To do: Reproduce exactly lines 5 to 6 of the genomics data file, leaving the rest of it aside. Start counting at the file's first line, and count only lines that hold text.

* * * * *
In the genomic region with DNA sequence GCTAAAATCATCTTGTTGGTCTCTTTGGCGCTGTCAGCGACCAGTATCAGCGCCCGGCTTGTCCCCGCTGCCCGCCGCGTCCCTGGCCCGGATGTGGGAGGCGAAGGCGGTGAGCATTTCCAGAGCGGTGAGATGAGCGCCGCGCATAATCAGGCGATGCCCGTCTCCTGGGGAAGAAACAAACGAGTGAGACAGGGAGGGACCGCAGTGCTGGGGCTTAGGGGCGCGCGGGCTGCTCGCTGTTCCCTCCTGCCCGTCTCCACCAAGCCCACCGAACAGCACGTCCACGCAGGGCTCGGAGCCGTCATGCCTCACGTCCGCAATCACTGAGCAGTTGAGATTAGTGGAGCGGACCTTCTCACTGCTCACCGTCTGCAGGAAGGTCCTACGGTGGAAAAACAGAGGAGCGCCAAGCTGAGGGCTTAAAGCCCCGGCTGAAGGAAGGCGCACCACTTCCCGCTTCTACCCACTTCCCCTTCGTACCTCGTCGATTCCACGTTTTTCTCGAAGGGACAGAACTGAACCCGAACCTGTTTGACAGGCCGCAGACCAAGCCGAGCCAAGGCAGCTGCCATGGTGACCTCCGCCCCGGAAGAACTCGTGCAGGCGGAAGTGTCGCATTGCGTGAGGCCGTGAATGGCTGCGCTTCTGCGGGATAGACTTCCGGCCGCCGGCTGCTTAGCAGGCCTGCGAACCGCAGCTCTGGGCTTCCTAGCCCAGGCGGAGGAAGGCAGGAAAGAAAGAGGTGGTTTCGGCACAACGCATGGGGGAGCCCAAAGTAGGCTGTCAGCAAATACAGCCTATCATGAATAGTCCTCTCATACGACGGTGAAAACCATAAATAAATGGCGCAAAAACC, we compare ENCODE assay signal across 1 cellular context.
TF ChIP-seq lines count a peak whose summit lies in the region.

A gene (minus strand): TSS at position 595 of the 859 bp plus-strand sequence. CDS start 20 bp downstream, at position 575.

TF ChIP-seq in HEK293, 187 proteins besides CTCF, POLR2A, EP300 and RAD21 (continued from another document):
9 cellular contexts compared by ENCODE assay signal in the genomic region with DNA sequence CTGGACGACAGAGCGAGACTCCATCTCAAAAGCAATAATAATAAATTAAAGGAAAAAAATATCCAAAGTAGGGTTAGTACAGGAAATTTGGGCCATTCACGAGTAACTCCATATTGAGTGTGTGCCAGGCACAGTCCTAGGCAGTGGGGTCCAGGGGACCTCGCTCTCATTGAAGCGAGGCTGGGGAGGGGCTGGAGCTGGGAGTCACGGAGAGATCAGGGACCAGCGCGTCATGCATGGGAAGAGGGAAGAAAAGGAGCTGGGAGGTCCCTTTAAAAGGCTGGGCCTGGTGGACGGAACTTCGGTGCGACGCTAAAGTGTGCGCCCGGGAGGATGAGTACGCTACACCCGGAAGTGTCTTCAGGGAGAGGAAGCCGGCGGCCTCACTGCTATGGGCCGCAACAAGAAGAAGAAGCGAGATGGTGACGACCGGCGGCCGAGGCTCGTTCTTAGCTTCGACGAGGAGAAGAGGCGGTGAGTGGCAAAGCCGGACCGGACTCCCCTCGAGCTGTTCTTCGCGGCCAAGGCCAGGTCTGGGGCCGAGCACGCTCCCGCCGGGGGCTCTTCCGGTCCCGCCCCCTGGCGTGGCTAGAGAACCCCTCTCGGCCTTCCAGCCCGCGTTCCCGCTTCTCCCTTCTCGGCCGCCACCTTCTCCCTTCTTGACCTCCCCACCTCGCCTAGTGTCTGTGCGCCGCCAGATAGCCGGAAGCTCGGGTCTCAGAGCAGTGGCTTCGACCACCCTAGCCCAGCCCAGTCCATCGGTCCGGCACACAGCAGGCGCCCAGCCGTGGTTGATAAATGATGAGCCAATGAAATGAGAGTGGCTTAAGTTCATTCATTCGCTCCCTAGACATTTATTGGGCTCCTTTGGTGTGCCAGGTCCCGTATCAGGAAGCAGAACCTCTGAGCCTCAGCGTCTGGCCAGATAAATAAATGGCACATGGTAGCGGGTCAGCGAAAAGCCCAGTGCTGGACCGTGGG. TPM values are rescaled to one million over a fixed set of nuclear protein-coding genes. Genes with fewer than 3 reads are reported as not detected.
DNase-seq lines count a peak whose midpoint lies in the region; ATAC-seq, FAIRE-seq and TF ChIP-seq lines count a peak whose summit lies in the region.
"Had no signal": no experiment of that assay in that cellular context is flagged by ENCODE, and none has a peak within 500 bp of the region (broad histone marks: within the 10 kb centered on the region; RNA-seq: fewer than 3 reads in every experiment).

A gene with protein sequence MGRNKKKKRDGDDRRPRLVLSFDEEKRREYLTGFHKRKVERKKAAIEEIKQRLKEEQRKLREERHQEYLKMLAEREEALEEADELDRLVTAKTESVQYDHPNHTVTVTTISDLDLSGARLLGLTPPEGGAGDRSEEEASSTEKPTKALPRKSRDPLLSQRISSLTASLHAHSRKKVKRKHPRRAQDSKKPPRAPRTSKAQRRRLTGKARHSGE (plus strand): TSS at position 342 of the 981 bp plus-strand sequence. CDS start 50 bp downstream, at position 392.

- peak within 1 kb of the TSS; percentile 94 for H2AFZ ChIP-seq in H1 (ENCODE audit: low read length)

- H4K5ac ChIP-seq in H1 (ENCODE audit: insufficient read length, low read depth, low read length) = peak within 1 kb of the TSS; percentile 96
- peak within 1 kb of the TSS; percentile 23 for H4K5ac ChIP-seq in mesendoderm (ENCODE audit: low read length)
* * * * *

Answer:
9 cellular contexts compared by ENCODE assay signal in the genomic region with DNA sequence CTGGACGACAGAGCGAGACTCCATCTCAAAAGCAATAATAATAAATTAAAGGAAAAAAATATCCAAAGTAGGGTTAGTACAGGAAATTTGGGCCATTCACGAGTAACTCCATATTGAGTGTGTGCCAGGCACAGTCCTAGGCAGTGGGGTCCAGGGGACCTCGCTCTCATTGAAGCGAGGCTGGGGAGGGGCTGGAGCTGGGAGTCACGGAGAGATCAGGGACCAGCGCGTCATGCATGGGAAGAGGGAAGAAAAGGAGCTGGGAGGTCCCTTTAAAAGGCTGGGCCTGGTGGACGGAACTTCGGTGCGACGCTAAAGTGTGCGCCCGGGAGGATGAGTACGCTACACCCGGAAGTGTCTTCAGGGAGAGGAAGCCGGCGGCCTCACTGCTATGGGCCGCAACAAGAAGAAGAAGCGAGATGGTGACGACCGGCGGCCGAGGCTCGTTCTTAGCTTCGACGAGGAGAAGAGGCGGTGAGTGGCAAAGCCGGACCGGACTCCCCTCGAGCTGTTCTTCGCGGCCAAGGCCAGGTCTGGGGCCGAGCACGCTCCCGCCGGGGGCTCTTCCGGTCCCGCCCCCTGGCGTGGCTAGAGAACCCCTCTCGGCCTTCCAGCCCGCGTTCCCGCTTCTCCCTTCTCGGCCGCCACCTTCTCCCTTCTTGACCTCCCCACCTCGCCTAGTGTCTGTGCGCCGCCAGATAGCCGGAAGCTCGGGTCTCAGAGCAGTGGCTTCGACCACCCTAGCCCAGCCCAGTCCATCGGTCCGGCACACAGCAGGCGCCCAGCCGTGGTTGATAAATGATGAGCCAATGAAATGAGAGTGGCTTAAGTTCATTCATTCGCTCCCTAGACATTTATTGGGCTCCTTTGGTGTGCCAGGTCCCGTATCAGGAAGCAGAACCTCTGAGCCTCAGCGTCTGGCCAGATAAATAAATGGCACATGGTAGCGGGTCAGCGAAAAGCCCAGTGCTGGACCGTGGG. TPM values are rescaled to one million over a fixed set of nuclear protein-coding genes. Genes with fewer than 3 reads are reported as not detected.
DNase-seq lines count a peak whose midpoint lies in the region; ATAC-seq, FAIRE-seq and TF ChIP-seq lines count a peak whose summit lies in the region.